Throughout the Bible, there are a number of instructions from the Lord concerning matters that He wants people to remember. Of course, anytime there is a directive from God that applies to us, we need to take it to heart. The word “remember,” though, should cause us to elevate our awareness and attention. Let us consider a few biblical matters in which God has given the charge to remember something or someone.
Remember your Creator – “Remember now your Creator in the days of your youth, before the difficult days come, and the years draw near when you say, ‘I have no pleasure in them’” (Ecclesiastes 12:1).
Remember the Lord’s redemption – As Moses told Israel about how to deal with a Hebrew servant, the exhortation was, “You shall remember that you were a slave in the land of Egypt, and the Lord your God redeemed you . . .” (Deuteronomy 15:15). Christians, too, were slaves in the past. We were the slaves of sin, but now seek to be the slaves of righteousness (Romans 6:16-22). Let us never forget that we were cleansed from our sins (2 Peter 1:9), and let us be grateful for our free redemption.
Remember God’s commands – In a context in which God through Moses instructed the Israelites to put tassels on their garments as a reminder, here was the whole point of emphasis: “and that you may remember and do all My commandments, and be holy for your God” (Numbers 15:40). What a marvelous message for God’s people of every era: remember what God says, do what He says, and be holy.
“Remember Lot’s wife” – That is exactly what Jesus said as He spoke about the Son of man’s revelation/coming (Luke 17:32). As we read these words of the Master, our thoughts immediately go to the tragic mistake that Lot’s wife made. After escaping the city of Sodom just before it was wiped out, in an act that was in total defiance of what God commanded, she turned around to look back at the degenerate city and turned into a pillar of salt. It seems that disregarding what God says is not a small matter after all!
Remember that a servant is not above his master – To help prepare His apostles for the persecution which they would face if they remained loyal to Him, Jesus told them, “Remember the word that I said to you, ‘A servant is not greater than his master.’ If they persecuted Me, they will also persecute you. If they kept My word, they will keep yours also” (John 15:20).
Remember what Jesus said about giving and receiving – “I have shown you in every way, by laboring like this, that you must support the weak.
And remember the words of the Lord Jesus, that He said, ‘It is more blessed to give than to receive’” (Acts 20:35). In principle, we always ought to strive to “remember the words of the Lord Jesus.” In particular, we should learn to develop a spirit of generosity and desire to be a blessing to others.
Remember Jesus (and what He has done for us) – As Paul wrote to the disciples in Corinth about the instructions which he previously delivered to them concerning the Lord’s Supper, he reminded them of this: “and when He had given thanks, He broke it and said, ‘Take, eat, this is My body which is broken for you, do this in remembrance of Me . . . He also took the cup after supper, saying, ‘This cup is the new covenant in My blood. This do, as often as you drink it, in remembrance of Me’” (1 Corinthians 11:24,25). There is no mistaking the Christ-given purpose of the communion: we take it in order to remember our Lord’s death and sacrifice for us.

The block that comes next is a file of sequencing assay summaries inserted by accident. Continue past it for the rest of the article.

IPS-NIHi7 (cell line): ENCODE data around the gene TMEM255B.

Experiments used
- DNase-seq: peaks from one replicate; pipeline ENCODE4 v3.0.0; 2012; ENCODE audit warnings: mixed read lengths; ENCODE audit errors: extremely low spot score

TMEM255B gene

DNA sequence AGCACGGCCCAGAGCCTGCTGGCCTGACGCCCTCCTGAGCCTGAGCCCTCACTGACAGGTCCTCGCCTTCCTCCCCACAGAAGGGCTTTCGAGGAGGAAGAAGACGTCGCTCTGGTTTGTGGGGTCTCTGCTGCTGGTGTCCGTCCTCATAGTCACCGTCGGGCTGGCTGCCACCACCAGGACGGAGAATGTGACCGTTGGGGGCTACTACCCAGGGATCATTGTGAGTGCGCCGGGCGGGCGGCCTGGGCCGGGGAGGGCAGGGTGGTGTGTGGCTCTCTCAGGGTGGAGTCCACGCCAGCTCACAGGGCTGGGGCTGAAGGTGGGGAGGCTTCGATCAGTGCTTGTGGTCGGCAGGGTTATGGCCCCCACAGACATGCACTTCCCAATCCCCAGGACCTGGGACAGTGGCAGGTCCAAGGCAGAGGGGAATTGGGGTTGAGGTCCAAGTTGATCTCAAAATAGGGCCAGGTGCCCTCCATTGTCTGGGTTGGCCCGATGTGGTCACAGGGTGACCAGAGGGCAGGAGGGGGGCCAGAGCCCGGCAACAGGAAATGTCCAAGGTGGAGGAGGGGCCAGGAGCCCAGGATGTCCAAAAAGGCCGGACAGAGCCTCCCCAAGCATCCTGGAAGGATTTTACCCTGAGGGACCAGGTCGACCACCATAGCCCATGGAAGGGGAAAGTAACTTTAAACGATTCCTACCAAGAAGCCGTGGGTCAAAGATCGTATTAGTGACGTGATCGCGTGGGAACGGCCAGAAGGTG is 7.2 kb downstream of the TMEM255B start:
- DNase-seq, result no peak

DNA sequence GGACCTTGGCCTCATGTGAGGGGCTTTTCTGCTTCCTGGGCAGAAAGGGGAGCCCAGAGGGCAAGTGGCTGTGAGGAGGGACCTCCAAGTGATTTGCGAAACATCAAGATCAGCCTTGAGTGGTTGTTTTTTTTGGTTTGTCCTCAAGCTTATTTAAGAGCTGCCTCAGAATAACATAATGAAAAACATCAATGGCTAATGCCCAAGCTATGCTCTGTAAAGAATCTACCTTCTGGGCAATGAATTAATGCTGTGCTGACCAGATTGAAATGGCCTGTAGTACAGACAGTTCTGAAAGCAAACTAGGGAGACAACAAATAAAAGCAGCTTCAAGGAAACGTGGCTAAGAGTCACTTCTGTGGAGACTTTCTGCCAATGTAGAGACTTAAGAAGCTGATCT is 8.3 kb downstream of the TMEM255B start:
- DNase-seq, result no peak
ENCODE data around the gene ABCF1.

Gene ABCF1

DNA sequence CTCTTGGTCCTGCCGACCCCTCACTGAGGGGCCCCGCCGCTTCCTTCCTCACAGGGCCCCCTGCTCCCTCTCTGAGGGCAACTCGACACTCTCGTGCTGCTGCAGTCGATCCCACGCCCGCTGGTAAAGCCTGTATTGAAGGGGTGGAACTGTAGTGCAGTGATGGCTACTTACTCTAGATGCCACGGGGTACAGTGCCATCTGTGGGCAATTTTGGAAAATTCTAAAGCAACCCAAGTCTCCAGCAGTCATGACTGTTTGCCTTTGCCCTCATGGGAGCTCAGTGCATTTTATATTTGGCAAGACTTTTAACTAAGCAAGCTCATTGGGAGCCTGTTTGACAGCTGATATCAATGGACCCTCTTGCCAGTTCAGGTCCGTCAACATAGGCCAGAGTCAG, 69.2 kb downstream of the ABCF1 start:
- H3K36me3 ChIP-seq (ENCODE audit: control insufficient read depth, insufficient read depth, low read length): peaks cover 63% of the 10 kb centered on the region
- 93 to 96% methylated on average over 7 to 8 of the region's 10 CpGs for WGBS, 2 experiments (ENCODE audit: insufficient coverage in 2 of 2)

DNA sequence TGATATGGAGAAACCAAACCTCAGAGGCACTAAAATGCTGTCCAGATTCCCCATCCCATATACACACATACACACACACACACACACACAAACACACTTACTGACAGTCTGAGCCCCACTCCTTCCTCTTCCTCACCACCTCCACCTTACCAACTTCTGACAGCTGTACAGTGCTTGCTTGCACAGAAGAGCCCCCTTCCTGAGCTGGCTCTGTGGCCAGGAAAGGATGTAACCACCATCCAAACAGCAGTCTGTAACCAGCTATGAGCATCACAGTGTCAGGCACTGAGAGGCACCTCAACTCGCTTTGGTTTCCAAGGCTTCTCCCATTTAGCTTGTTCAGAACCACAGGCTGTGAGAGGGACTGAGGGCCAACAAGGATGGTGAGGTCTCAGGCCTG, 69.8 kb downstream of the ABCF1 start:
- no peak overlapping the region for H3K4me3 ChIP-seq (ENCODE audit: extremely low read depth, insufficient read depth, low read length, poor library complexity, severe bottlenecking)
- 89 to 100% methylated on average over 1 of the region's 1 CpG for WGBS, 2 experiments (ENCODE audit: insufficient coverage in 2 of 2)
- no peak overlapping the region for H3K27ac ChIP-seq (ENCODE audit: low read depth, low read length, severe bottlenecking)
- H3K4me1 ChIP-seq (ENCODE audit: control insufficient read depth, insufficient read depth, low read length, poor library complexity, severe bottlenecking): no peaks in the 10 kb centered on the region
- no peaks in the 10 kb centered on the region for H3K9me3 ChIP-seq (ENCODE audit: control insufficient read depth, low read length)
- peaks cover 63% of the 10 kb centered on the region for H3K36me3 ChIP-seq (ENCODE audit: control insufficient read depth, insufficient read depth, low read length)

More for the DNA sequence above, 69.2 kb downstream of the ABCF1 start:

Remember the poor – Actually, this was an idea that John, James, and Cephas expressed to Barnabas and Paul. Here is what Paul wrote about it: “They desired only that we should remember the poor; the very thing which I also was eager to do” (Galatians 2:10). When we “remember” the poor, we do more than recall that there are such people, and we do more than recognize that they have needs. The call to “remember” them is a call to “do them good,” as Jesus said (Mark 14:7).
Remember the resurrection of Jesus – “Remember that Jesus Christ, of the seed of David, was raised from the dead according to my gospel” (2 Timothy 2:8). His resurrection showed Him to be the Son of God with power (Romans 1:4), and it is via his resurrection that God causes us to have a living hope (1 Peter 1:3).
Remember prisoners and mistreated people – The instruction for first-century Christians was to continue in brotherly love and to entertain strangers (Hebrews 13:1,2). The very next sentence was, “Remember the prisoners as if chained with them – those who are mistreated – since you yourselves are in the body also” (Hebrews 13:3). We must not forget the children of God who suffer innocently, even to the point of going to prison for His sake. Let us remember them in prayer and give them moral support, just as we would appreciate them doing such for us.
When God designed the human brain, He made it with a great capacity to recall things. When the Lord calls on us to “remember” something or someone, let us give heed to His admonition.
— Roger D. Campbell